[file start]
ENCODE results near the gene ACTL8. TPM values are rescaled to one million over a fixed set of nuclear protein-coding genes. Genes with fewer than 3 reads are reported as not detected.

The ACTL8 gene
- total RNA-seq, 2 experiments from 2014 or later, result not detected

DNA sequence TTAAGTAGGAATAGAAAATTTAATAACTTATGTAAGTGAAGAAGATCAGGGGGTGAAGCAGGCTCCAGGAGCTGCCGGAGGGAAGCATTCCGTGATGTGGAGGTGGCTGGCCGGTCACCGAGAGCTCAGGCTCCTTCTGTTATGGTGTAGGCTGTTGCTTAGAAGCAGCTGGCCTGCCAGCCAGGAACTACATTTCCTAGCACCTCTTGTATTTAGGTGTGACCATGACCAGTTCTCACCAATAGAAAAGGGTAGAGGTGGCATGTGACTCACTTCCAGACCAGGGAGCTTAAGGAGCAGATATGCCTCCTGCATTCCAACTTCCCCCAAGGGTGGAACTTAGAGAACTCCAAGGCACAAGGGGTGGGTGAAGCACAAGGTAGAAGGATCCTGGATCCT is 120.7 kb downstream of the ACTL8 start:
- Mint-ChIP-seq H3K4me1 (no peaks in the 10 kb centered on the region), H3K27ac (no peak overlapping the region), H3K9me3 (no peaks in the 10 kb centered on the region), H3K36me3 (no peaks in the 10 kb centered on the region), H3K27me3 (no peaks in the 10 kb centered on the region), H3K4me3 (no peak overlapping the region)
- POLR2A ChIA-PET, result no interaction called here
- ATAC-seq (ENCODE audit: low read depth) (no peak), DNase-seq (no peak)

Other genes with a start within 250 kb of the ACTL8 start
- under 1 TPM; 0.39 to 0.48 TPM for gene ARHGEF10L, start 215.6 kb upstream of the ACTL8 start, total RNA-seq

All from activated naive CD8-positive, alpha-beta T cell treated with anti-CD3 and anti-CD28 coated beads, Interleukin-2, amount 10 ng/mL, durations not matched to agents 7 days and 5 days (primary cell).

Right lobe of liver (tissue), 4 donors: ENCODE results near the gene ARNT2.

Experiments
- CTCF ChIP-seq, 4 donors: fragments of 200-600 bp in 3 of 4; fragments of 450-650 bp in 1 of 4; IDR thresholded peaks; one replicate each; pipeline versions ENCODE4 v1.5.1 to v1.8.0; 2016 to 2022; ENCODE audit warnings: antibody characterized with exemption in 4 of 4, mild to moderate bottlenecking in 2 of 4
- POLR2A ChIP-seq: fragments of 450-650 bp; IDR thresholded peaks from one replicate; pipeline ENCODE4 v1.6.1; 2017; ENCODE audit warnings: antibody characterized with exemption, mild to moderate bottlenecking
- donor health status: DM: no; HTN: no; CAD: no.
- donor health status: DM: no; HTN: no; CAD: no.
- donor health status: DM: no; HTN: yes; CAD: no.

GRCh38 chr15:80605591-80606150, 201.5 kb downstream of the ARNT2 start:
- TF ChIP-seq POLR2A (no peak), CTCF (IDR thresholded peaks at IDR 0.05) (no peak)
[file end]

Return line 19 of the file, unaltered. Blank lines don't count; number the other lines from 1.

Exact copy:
- TF ChIP-seq POLR2A (no peak), CTCF (IDR thresholded peaks at IDR 0.05) (no peak)